Pollutants from diesel engines in mines could be cut further

NEW ways of reducing the level of pollutants from diesel engines were discussed at a major workshop in the USA on control technologies for diesel equipment in underground coal mines.

Staff Reporter

Speaking on his return from the workshop, Queensland Department of Natural Resources and Mines acting deputy chief inspector of mines (technical), David Mackie, said diesel-powered equipment had assumed an ever-increasing role in the underground mining industry in both North America and Australia, and was now an indispensable part of modern underground mining.

"One of the objectives of the workshop was to review the progress being made in the use of new control technology on diesel equipment to reduce exhaust pollutants from these engines in US and Canadian mines, and elsewhere in the world.

"North America, the most significant user of diesel equipment in the world, is undergoing an exciting technological revolution in diesel engine control systems, driven by the desire to reduce further pollutants from diesel engines," he said.

More than a hundred delegates from major coal mining companies in North America and major diesel equipment manufacturers servicing the American coal mining industry, and overseas participants, attended. Mackie was one four Australian delegates to attend.

At the workshop in Louisville, Kentucky, delegates discussed their experiences in using equipment incorporating new technology to reduce pollutants, and the advantages and limitations of the technology. Methods included sophisticated electronic and computerised control systems matching fuel delivery and engine requirements, the latest developments in catalytic converters, and new generations of exhaust filter systems.

"As well as equipment with new technology, the effects of running equipment on different fuel blends, and the effects of various additives, were explored," Mackie said.

"Results of trials with ultra low sulphur fuel (15 ppm), additives, and mixtures of ethanol-diesel (bio diesel) blends up to 20% were discussed. Results illustrated the complexity of reducing diesel pollutants and the care that needs to be taken to ensure that, in resolving one problem, another is not created," he said.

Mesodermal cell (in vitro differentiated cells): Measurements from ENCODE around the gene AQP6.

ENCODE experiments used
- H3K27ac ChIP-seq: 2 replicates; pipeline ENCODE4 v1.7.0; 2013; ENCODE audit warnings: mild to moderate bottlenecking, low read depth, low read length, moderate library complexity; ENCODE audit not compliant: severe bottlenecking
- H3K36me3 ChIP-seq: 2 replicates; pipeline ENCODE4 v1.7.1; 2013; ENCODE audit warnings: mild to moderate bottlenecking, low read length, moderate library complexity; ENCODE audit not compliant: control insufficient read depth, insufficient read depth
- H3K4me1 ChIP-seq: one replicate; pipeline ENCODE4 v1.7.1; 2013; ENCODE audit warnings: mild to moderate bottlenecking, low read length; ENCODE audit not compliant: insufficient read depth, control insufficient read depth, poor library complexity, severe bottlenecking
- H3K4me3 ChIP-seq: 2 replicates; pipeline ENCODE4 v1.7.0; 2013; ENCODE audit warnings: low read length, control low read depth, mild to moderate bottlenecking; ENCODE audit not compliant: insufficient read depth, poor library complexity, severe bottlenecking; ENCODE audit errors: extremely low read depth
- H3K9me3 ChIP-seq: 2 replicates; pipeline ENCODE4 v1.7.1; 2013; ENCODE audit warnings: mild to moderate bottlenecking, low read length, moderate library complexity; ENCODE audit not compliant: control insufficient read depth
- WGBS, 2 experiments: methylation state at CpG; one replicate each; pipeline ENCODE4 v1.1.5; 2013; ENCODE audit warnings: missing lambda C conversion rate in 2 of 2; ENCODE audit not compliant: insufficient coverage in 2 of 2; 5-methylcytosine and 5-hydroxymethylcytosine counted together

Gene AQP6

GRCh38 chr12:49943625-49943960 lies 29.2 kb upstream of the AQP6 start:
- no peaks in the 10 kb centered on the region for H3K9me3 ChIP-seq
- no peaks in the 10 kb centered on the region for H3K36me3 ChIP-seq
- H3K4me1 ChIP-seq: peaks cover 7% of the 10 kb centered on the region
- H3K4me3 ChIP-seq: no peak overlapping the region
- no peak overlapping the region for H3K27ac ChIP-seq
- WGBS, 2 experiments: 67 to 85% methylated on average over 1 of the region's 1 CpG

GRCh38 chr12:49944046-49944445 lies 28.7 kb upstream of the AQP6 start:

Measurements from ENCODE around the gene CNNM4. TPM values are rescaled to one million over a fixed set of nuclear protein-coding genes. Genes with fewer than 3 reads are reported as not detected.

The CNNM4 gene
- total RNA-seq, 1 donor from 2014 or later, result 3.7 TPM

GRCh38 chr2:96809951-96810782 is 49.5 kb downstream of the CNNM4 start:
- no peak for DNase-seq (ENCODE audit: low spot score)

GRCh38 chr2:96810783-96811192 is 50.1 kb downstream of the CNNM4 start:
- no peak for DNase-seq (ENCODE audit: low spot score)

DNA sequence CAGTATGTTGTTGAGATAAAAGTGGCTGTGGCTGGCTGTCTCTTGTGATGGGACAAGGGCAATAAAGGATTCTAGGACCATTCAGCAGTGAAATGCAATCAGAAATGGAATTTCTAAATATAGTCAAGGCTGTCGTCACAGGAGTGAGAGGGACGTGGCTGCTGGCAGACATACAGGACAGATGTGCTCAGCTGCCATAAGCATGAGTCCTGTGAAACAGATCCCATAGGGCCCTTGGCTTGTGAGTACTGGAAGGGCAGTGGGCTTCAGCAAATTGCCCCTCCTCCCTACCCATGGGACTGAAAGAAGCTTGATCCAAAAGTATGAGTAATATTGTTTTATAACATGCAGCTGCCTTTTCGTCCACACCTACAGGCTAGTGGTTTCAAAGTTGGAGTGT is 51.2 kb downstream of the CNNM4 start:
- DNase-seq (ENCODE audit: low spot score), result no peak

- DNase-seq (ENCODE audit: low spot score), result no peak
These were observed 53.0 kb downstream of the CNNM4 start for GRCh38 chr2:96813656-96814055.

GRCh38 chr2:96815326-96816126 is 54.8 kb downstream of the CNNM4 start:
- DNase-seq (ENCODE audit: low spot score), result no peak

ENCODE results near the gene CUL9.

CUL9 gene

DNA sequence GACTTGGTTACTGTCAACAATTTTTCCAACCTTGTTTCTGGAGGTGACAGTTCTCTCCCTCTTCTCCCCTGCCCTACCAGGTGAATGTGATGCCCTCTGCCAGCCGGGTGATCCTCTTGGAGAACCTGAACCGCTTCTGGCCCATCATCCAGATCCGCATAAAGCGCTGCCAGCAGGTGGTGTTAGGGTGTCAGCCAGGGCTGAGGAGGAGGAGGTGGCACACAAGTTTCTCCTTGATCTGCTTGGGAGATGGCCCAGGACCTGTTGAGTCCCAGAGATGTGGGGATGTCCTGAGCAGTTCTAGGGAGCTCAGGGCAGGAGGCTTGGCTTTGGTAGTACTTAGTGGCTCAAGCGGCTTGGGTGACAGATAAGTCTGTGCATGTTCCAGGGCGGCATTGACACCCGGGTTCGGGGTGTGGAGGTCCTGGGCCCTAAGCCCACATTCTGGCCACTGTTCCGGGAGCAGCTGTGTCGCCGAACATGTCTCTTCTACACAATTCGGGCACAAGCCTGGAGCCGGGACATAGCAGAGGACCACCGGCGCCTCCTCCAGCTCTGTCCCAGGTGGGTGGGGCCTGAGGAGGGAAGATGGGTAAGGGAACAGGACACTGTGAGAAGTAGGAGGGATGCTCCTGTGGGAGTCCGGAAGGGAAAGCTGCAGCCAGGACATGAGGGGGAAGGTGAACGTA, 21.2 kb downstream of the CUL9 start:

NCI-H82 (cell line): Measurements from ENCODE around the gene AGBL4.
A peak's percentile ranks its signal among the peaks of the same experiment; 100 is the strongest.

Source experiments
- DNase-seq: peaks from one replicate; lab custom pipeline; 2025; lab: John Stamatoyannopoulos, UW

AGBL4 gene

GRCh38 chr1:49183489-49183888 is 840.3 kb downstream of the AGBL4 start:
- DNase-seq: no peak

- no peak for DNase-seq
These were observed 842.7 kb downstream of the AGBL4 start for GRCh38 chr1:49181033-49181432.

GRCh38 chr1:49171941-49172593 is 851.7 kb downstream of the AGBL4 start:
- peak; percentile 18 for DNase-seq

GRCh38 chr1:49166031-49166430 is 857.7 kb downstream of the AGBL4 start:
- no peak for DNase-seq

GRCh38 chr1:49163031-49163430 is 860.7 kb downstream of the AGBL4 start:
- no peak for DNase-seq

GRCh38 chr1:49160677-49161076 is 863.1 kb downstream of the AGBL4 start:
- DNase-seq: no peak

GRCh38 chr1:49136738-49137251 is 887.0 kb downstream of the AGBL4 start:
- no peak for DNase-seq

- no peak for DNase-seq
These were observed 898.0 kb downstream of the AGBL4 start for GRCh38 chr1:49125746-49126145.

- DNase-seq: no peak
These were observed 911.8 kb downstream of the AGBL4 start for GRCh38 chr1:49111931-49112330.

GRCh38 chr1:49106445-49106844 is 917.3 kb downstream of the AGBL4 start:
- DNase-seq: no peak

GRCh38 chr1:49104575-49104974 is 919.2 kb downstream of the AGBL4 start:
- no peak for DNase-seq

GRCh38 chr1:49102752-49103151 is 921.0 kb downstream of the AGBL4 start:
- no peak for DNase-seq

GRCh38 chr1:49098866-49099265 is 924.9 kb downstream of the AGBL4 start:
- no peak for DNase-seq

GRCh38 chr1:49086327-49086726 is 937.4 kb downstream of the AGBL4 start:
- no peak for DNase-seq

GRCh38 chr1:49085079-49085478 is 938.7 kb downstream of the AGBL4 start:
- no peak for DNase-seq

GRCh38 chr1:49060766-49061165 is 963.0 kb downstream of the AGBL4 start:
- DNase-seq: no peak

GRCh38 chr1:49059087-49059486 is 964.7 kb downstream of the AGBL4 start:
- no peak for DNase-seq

"Laboratory trials of ultra low sulphur fuels indicated that the production of diesel particulates is reduced when using the fuel, however the mean size of particulates is also significantly reduced. These smaller particles could present a greater risk to health than the larger particles from conventional diesel fuels, and therefore there may be an increase in the overall health risk," Mackie said.

"Field trials using bio diesel indicated a decreased power output from the equipment, but more significantly the flash point of the diesel fuel was reduced. The high flash point of diesel fuel relative to other fuels is one of its safety features," he said.

Mackie added that the issue of diesel particulates is being closely monitored within the Australian mining industry.

"Considerable work has progressed in the development of a new Standard for the use of explosion-protected diesel engines in underground coal mines, and the industry is continuing work in measuring and reducing exposure to particulates in underground mines.

"Additional steps are now in hand to establish an overview committee to implement and monitor other issues associated with the management of diesel particulates in underground mines in Queensland," he said.

The workshop was organised by the United States National Institute for Occupational Safety and Health, and the Centre for Disease Control and Prevention. It was cosponsored by the Mining Safety and Health Administration, the agency that regulates the US mining industry; the United Mine Workers of America; and the Bituminous Coal Operators Association.

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